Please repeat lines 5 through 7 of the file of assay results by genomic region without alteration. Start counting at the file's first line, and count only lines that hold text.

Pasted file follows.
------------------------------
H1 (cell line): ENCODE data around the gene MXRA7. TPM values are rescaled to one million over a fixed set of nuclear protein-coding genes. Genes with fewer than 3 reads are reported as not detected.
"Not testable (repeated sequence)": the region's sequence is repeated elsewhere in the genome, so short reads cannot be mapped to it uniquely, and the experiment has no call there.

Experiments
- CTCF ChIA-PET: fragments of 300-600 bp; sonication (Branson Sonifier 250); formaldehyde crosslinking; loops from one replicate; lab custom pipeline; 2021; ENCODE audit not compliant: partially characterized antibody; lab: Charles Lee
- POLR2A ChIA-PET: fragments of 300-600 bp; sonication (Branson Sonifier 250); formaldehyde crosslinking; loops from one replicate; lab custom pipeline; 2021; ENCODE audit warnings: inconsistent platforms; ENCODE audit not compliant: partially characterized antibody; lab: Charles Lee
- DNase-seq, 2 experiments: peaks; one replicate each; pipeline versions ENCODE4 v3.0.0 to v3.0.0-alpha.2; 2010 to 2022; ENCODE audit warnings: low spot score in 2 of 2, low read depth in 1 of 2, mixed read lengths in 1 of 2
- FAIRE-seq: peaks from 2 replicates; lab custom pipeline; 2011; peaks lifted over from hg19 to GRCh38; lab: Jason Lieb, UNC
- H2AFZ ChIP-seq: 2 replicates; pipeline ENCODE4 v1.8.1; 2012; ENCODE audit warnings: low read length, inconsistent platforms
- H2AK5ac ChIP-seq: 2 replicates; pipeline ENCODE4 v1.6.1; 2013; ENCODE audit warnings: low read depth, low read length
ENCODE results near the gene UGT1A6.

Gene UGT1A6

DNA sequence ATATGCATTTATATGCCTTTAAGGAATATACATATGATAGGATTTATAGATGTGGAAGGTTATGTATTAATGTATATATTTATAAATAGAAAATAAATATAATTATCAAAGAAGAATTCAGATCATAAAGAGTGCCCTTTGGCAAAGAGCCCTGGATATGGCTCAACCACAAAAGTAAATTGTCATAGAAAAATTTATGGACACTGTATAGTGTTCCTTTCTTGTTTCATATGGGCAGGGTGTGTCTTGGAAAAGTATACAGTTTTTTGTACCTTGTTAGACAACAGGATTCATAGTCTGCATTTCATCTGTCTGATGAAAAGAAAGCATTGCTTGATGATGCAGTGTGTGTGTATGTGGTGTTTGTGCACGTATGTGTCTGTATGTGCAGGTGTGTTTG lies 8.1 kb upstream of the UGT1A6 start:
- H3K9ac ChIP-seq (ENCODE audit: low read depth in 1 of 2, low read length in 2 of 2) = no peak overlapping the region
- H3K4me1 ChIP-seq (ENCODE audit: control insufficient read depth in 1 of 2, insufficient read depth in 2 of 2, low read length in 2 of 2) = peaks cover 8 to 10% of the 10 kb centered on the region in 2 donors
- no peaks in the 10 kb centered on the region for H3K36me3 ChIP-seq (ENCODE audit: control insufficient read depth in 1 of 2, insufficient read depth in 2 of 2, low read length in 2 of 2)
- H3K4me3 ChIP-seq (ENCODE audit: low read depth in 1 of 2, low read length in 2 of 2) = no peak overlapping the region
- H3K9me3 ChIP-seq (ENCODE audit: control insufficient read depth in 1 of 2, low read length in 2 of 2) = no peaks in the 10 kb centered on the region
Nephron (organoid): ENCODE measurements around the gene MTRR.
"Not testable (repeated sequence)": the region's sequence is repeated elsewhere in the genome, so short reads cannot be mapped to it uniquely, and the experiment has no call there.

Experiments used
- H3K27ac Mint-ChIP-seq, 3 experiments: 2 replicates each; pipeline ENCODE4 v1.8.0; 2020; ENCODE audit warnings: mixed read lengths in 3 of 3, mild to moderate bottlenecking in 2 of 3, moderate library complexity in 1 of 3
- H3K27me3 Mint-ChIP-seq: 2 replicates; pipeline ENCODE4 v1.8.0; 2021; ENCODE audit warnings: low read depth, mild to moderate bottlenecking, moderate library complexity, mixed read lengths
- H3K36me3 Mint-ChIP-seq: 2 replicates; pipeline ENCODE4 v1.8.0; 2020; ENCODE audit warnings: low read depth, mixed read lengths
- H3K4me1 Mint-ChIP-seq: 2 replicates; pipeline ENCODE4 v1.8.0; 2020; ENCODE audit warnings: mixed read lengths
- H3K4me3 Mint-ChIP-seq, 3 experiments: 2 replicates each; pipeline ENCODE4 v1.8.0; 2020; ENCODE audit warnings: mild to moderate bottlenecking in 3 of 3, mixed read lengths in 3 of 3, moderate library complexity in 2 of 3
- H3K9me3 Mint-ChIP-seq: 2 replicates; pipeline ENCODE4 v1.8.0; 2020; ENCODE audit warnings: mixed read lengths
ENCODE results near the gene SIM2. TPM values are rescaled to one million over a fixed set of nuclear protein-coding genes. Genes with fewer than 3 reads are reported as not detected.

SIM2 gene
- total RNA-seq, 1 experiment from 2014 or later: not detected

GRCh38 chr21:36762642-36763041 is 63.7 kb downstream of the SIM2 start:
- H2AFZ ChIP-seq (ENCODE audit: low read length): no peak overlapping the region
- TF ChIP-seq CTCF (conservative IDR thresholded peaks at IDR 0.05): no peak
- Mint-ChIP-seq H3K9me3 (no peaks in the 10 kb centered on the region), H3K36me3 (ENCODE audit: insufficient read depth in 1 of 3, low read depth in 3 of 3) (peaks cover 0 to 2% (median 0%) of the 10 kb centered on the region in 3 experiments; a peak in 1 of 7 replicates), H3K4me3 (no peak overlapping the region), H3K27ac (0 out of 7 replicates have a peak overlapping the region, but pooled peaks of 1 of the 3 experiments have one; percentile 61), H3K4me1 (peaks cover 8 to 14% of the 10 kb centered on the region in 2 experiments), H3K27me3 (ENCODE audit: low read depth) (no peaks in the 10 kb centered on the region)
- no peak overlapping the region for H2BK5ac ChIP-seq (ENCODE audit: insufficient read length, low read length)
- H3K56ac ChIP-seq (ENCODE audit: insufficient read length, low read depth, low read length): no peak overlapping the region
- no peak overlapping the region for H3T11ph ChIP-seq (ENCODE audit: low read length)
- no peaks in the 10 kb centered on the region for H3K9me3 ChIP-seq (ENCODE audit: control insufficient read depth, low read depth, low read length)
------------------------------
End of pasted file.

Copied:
- POLR2A ChIA-PET: fragments of 300-600 bp; sonication (Branson Sonifier 250); formaldehyde crosslinking; loops from one replicate; lab custom pipeline; 2021; ENCODE audit warnings: inconsistent platforms; ENCODE audit not compliant: partially characterized antibody; lab: Charles Lee
- DNase-seq, 2 experiments: peaks; one replicate each; pipeline versions ENCODE4 v3.0.0 to v3.0.0-alpha.2; 2010 to 2022; ENCODE audit warnings: low spot score in 2 of 2, low read depth in 1 of 2, mixed read lengths in 1 of 2
- FAIRE-seq: peaks from 2 replicates; lab custom pipeline; 2011; peaks lifted over from hg19 to GRCh38; lab: Jason Lieb, UNC